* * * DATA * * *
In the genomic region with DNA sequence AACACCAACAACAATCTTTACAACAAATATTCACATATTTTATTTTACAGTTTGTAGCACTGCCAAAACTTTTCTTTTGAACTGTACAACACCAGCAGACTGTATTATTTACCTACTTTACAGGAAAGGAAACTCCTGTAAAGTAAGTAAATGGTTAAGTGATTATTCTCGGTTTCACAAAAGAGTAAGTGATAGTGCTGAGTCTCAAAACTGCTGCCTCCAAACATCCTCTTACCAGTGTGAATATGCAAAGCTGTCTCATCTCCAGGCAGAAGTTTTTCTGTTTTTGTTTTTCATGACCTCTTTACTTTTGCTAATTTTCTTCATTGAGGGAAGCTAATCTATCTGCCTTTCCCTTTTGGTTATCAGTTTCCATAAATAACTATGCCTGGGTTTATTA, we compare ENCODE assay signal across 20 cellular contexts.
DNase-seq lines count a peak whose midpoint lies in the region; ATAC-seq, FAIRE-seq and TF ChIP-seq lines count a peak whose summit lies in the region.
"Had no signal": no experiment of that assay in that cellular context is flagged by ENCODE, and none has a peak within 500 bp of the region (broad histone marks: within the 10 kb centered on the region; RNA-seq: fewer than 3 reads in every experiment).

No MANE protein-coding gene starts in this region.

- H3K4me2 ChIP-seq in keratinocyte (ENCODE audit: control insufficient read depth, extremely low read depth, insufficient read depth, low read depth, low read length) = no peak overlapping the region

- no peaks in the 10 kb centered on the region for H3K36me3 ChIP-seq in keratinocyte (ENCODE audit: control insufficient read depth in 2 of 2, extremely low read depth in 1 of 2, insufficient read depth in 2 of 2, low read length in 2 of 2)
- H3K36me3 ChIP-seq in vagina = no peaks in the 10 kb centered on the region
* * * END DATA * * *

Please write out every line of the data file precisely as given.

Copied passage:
In the genomic region with DNA sequence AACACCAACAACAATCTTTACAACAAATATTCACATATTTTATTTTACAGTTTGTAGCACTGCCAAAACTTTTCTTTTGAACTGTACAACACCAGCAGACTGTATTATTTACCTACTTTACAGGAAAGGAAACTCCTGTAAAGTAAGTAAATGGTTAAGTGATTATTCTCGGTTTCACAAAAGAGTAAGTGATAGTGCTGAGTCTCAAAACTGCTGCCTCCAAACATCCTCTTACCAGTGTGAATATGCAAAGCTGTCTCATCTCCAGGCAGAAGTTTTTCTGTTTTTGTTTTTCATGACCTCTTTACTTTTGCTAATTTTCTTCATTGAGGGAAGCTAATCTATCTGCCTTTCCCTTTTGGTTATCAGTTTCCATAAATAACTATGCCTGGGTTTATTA, we compare ENCODE assay signal across 20 cellular contexts.
DNase-seq lines count a peak whose midpoint lies in the region; ATAC-seq, FAIRE-seq and TF ChIP-seq lines count a peak whose summit lies in the region.
"Had no signal": no experiment of that assay in that cellular context is flagged by ENCODE, and none has a peak within 500 bp of the region (broad histone marks: within the 10 kb centered on the region; RNA-seq: fewer than 3 reads in every experiment).

No MANE protein-coding gene starts in this region.

- H3K4me2 ChIP-seq in keratinocyte (ENCODE audit: control insufficient read depth, extremely low read depth, insufficient read depth, low read depth, low read length) = no peak overlapping the region

- no peaks in the 10 kb centered on the region for H3K36me3 ChIP-seq in keratinocyte (ENCODE audit: control insufficient read depth in 2 of 2, extremely low read depth in 1 of 2, insufficient read depth in 2 of 2, low read length in 2 of 2)
- H3K36me3 ChIP-seq in vagina = no peaks in the 10 kb centered on the region